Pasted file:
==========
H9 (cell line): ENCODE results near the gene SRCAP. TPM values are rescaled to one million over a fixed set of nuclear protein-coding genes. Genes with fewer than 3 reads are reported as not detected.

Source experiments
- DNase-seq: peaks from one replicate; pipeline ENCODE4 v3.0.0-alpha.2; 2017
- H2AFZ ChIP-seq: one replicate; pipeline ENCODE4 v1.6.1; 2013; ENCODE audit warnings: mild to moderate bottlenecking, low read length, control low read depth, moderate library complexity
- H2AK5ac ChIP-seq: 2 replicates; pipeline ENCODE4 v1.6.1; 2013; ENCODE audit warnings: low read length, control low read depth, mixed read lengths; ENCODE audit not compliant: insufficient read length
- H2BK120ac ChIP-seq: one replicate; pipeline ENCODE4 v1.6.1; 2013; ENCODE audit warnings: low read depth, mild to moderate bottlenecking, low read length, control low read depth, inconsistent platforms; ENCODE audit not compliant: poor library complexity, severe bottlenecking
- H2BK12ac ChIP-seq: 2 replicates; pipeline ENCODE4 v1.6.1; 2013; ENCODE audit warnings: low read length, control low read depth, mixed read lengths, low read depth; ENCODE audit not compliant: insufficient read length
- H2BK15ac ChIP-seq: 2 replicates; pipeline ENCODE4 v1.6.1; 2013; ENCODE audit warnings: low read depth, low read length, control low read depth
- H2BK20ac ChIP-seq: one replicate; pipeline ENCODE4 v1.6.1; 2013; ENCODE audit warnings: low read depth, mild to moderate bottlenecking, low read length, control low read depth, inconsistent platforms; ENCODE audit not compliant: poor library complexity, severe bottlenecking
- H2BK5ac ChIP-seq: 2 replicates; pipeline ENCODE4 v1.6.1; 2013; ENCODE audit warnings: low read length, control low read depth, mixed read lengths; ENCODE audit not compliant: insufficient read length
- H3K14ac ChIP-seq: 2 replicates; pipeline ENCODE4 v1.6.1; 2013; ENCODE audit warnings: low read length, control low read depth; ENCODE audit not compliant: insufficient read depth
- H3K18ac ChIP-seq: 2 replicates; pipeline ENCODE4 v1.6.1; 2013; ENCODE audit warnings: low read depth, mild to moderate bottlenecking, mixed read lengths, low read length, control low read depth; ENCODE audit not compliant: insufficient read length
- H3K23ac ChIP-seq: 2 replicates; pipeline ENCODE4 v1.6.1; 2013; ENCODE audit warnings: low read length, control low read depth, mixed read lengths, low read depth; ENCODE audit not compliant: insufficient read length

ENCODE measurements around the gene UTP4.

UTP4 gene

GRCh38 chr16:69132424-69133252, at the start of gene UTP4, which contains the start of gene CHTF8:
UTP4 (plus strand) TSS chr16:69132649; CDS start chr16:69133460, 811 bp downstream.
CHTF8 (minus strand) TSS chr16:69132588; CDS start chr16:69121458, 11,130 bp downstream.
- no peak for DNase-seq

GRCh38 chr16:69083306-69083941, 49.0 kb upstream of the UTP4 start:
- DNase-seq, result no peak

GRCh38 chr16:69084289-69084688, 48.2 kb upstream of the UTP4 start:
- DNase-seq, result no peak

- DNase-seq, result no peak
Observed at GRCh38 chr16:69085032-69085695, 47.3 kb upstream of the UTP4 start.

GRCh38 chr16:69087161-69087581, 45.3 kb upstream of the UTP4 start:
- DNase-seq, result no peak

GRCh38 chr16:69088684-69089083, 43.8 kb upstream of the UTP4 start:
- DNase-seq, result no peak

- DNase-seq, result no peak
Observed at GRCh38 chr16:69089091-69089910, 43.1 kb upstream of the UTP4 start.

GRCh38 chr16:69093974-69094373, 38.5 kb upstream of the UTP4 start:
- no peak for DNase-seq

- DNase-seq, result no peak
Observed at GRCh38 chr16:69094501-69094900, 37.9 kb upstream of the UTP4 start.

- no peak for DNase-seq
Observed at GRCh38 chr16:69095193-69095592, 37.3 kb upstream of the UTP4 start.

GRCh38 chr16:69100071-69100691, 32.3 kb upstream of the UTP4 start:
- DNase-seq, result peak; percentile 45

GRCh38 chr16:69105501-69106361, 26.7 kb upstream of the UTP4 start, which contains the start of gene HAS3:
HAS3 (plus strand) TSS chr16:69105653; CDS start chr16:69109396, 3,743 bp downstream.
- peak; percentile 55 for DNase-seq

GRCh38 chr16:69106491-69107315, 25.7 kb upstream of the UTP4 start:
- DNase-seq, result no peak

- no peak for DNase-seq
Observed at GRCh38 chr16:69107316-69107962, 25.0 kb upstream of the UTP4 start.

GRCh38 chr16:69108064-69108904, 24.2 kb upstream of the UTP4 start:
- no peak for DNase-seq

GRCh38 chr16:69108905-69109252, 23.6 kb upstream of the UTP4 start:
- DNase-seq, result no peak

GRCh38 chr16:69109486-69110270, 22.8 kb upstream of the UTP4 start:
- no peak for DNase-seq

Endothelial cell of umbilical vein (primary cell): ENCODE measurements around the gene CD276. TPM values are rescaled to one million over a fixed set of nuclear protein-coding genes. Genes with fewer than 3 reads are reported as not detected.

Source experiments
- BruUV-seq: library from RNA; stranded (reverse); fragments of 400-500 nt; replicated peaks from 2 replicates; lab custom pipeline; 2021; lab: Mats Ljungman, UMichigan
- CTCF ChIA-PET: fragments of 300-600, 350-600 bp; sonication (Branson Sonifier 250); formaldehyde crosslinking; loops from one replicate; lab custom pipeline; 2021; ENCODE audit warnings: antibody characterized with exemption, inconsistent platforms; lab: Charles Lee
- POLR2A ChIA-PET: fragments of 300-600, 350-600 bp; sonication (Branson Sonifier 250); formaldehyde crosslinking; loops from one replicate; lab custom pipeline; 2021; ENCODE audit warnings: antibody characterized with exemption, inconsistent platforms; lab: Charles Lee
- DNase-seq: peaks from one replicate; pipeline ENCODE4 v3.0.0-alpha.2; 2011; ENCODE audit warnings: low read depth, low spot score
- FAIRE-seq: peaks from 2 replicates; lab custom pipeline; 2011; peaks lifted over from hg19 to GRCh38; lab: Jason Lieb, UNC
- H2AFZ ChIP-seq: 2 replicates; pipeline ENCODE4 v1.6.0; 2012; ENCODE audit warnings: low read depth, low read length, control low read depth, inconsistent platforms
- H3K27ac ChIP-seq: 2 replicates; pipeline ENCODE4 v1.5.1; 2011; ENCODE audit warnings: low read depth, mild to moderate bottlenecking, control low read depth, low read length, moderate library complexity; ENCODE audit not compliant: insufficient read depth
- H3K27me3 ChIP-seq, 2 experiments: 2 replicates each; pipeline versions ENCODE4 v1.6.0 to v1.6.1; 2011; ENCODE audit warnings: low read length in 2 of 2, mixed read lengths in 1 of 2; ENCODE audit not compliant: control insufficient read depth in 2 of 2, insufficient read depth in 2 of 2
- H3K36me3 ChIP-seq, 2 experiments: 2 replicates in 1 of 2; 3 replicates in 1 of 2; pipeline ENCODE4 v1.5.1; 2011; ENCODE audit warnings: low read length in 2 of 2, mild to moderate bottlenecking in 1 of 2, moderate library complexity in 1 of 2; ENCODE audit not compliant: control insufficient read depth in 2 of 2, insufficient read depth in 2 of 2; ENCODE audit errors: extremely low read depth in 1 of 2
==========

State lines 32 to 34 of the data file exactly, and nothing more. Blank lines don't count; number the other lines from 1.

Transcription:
GRCh38 chr16:69093974-69094373, 38.5 kb upstream of the UTP4 start:
- no peak for DNase-seq

- DNase-seq, result no peak